All’s Well that Ends Well. Why do I repeat that so often? To remind myself not to think of the pain and suffering caused by my own foolish behavior. And besides, that’s the ONLY good thing I can take out of the last two days.
During the past few days, I broke about every rule I had vowed never to break:
- Don’t enter a strange harbor at night
- Don’t back up the boat to dock
- Don’t enter strange marina at night
- Don’t set out on a cruise with winds in your face from the get go
- Don’t travel with current and strong winds in the opposite direction.
- Repair little leaks before they get to be big ones
- Move the fuel tank vents
- Don’t let one problem lead to others
- Do preventive maintenance things the day BEFORE departure
- Run the fuel polisher while in port
- Don’t delay in changing fuel filters as needed
- Always do a visual check that all lines are clear when leaving dock
- Don’t get a case of “get home-itis”
- And if any of the above develop, pull into a port in the daytime and wait it out.
I did none of that.
Let’s rewind the tape and see why that happened.
Larry and Karla were leaving Dauntless for the gay lights of Paris and by coincidence; they were being replaced by someone from Paris, Pierre-Jean who had contacted me a few months ago, as he is really interested in Kadey Krogens.
Our goal was Vlissingen, in the southwest corner of Holland, about 190 nautical miles (210 sm, 350 km), 30 hours at just above 6 knots.
I had been looking at the weather for days, http://earth.nullschool.net/#current/wind/surface/level/orthographic=-2.69,50.52,3000
This surface wind chart at earth.nullschool.net is pretty much the only thing I look at. It goes out 4 days and by clicking on any specific point, it provides the wind direction and speed for that point.
Now, listen carefully, when you go to your favorite weather site to get a specific forecast, with all pretty colors and forecasts every minute, all you are getting is the same information in a format that has been made to look attractive. The danger is that those more specific forecasts give the impression of significance that does NOT exist. OK moving on.
Sunday looked to be a good weather day, light winds, but the forecast for the coming days had steadily increasing northeasterly winds from Sunday night thru the end of the forecast period on Wednesday.
NE winds was our worst case scenario, as we had to go NE. In addition, the currents in the English Channel are very strong, 3 to 5 knots, and we had already encountered even stronger currents, contrary winds and very steep standing waves just getting to Honfleur. After that encounter, I had vowed never again.
Never lasted only two days.
I have found that 15 knots of wind is the magic number. Below that speed, no matter the direction, seas stay small and travel is relatively easy. Above that speed, seas start building and the direction and currents start making a big difference.
Well, my forecast was right on. Should have been easy.
Sunday looked to be the best day, light NE winds, increasing to NE at 10 to 15 knots Monday, increasing to 25 to 35 knots Monday night through Tuesday night.
We were leaving Honfleur at 8:30, the time the bridge opened to let us out of the inner harbor. Then one hour down the Seine we would be turning NE ward just as the currents also revered to run NE. Our ETA to Vlissingen was 04:00 Tuesday morning. Now this would mean the last 10 hours would be into strong winds. Pierre-Jean and I talked about the plan and figured if it got bad, we would just pull into French or Belgium port before it got too bad. But how bad could it be?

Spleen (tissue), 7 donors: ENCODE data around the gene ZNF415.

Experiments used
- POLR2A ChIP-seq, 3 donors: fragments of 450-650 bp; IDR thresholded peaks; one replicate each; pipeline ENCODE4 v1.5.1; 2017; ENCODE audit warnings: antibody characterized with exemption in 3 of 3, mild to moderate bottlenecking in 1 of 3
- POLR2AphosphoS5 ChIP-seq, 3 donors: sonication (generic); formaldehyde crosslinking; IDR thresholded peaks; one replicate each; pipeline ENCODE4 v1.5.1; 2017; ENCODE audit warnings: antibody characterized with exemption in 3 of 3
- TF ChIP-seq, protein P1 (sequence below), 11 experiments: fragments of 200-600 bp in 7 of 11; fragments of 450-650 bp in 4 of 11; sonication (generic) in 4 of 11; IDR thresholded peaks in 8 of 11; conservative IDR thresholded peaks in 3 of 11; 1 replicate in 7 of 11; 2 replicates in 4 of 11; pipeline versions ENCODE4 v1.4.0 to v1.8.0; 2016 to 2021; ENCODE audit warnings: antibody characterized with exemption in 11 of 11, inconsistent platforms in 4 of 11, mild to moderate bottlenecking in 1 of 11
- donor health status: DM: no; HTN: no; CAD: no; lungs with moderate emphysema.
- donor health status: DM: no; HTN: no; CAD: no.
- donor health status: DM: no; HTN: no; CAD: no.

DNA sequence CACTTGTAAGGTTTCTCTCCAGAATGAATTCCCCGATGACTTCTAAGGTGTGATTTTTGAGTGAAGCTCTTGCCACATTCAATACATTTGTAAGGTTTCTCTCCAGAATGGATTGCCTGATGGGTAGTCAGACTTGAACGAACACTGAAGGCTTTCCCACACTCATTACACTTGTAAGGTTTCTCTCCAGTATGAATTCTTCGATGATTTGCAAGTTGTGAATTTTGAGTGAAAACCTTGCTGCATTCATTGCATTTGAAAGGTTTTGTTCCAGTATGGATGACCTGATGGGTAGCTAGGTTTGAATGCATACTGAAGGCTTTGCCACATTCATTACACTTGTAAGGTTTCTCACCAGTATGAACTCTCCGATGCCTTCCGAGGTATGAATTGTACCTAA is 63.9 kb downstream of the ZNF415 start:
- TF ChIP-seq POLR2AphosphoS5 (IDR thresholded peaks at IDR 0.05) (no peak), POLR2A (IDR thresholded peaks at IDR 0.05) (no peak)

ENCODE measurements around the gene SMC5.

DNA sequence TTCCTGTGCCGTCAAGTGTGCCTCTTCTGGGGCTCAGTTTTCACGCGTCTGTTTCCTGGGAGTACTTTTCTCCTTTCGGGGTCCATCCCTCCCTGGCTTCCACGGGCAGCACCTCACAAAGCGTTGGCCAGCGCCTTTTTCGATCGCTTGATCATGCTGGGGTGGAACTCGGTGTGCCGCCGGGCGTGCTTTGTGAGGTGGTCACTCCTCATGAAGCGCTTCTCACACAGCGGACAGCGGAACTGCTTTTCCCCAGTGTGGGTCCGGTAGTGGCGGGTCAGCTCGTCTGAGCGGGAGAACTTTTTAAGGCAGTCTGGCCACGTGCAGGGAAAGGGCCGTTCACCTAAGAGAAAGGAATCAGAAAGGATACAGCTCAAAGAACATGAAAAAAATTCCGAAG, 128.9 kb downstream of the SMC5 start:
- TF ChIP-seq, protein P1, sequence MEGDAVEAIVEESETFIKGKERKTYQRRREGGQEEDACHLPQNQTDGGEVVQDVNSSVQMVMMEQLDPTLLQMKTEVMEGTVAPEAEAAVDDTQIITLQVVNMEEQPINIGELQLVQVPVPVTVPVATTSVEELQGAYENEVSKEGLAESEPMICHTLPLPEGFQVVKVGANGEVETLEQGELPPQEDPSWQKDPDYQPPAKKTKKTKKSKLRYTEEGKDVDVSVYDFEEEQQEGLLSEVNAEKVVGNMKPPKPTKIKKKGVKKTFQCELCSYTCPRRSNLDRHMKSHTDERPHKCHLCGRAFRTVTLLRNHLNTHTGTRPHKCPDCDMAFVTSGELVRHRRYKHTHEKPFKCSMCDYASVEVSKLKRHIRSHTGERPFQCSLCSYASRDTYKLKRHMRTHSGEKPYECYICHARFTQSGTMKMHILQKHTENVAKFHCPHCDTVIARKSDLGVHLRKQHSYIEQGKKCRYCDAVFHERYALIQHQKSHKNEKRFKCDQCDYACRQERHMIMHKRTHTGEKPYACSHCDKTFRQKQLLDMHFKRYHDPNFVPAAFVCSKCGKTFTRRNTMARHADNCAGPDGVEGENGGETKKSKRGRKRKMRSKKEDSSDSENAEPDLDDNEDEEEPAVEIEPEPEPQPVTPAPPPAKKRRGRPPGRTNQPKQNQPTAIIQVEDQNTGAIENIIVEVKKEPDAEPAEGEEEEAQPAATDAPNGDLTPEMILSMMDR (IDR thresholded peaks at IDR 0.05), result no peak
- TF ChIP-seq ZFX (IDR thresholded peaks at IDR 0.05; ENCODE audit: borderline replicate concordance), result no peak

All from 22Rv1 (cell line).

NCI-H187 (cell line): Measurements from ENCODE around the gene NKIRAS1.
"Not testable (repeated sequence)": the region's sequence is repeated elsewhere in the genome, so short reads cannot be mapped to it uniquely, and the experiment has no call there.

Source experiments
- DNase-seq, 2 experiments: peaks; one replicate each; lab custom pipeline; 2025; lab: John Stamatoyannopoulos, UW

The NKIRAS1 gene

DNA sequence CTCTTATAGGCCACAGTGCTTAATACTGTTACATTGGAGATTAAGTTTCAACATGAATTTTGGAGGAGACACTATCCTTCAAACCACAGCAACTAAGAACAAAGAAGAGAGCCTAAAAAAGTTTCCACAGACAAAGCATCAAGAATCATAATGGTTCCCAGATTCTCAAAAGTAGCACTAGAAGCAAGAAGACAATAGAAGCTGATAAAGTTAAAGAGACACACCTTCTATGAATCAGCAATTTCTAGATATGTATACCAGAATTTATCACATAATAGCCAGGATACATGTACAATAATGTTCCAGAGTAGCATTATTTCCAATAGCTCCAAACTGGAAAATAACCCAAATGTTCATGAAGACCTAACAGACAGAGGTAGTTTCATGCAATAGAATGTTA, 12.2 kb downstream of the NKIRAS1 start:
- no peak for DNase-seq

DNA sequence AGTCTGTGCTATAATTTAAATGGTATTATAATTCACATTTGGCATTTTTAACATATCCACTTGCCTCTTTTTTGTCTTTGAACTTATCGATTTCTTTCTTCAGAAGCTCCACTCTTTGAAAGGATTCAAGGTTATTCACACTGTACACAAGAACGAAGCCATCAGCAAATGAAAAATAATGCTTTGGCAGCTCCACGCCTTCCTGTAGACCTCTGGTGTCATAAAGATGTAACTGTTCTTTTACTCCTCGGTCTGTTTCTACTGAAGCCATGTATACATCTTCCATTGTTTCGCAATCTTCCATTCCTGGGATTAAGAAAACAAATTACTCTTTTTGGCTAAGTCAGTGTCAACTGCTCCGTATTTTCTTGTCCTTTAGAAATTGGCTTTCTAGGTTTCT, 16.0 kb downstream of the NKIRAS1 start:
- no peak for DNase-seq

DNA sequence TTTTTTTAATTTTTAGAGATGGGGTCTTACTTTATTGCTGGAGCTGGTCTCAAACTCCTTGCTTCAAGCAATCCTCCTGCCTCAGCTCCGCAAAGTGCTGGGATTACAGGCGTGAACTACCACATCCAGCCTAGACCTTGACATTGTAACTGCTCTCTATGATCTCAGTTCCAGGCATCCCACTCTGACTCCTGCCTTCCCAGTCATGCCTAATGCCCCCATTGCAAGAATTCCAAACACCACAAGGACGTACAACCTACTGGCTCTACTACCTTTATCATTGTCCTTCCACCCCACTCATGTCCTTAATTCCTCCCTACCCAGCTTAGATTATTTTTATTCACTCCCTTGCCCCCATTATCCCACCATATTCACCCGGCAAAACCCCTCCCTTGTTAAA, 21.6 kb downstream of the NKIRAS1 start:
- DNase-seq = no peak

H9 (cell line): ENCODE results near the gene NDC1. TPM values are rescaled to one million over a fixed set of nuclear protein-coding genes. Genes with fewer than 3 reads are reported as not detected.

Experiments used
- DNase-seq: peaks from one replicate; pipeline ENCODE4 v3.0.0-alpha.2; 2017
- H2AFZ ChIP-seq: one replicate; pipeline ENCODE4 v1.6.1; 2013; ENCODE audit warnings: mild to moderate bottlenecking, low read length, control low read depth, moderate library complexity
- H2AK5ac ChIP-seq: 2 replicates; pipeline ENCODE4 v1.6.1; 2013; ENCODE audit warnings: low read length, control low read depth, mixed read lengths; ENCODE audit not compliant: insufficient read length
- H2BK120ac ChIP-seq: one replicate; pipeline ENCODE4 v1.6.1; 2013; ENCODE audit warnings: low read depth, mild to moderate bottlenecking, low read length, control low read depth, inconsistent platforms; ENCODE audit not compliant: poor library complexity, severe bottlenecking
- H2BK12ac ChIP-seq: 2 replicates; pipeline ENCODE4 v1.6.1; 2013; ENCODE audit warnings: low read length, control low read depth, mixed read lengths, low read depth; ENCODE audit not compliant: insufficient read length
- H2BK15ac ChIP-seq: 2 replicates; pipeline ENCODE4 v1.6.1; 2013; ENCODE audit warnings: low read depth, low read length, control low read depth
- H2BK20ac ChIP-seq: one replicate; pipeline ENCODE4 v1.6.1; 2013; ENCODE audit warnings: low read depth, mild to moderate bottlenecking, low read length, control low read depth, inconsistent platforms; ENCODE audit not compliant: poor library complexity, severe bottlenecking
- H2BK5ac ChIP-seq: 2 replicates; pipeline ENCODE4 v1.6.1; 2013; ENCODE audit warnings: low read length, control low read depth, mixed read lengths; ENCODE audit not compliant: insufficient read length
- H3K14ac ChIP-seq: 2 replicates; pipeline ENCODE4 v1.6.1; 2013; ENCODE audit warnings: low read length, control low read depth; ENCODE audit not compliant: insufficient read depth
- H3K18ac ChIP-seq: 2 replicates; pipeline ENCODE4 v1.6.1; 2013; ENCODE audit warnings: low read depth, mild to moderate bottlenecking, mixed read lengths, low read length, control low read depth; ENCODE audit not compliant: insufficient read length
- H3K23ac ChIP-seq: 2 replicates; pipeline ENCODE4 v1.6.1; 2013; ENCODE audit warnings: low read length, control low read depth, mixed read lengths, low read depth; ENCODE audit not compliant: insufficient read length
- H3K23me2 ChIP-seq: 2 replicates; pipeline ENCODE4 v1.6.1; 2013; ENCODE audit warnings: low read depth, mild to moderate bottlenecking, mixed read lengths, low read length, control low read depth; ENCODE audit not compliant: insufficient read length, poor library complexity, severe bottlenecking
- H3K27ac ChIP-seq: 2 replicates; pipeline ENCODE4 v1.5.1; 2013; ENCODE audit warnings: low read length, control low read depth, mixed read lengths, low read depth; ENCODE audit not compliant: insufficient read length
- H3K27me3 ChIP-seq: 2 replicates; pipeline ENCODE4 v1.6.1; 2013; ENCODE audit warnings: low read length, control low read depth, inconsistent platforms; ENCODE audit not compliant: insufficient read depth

Famous last words.
Because I had not yet moved the fuel vents, I was diligent about feeding from the windward tank, as Dauntless rolls a bit more to leeward. Having left Waterford with full tanks, the port side tank was finally about 5 inches less than full and therefore showing up on the sight tube. So, I decided to leave Honfleur running on the starboard tanks, to level the boat.
When we had arrived in Honfleur, two days previously, the Fuel Polisher which had been running the whole time while underway, indicated 10” of Hg, which meant it needed to be changed. I also noticed a little water in the bottom of the bowl. So I wrote in my log to change the FP and the port side Racor filters.
I am still mystified why I did not do this before the Sunday departure.
We must be waiting in front of the bridge for the 8:30 opening. I had started the engine and turned on the fuel polisher for the starboard tank at 08:00, we would use the starboard side Racor, which was new.
At 08:15, I do a last minute check in the engine room and decide that I would now change the two filters, thinking better late than never, though I hated the thought of starting my day smell of diesel.
Changing the two filters took about 5 minutes, so with 10 minutes to spare, our lines are cast off and I’m backing out of the slip, with my hands smelling of fuel, even though I had washed them three times.
I must have been distracted.
As we back out, all of a sudden, the bow starts swinging quickly to the right, towards the bowsprit of the two sailboats docked perpendicular to Dauntless. Thinking that it’s wind driven, I quickly give a burst of left full rudder in forward to push the bow to port. That works. OK I try backing straight again, same thing happens at which point the sailboat folks are getting concerned. I straighten the boat again and as I go to look, Pierre-Jean yells that there is still a line tied to the end of the finger pier to our stern. Well, that explains that. We get the line untied and I pull out finally with no drama.
No, in reality the drama was just beginning.
To be Continued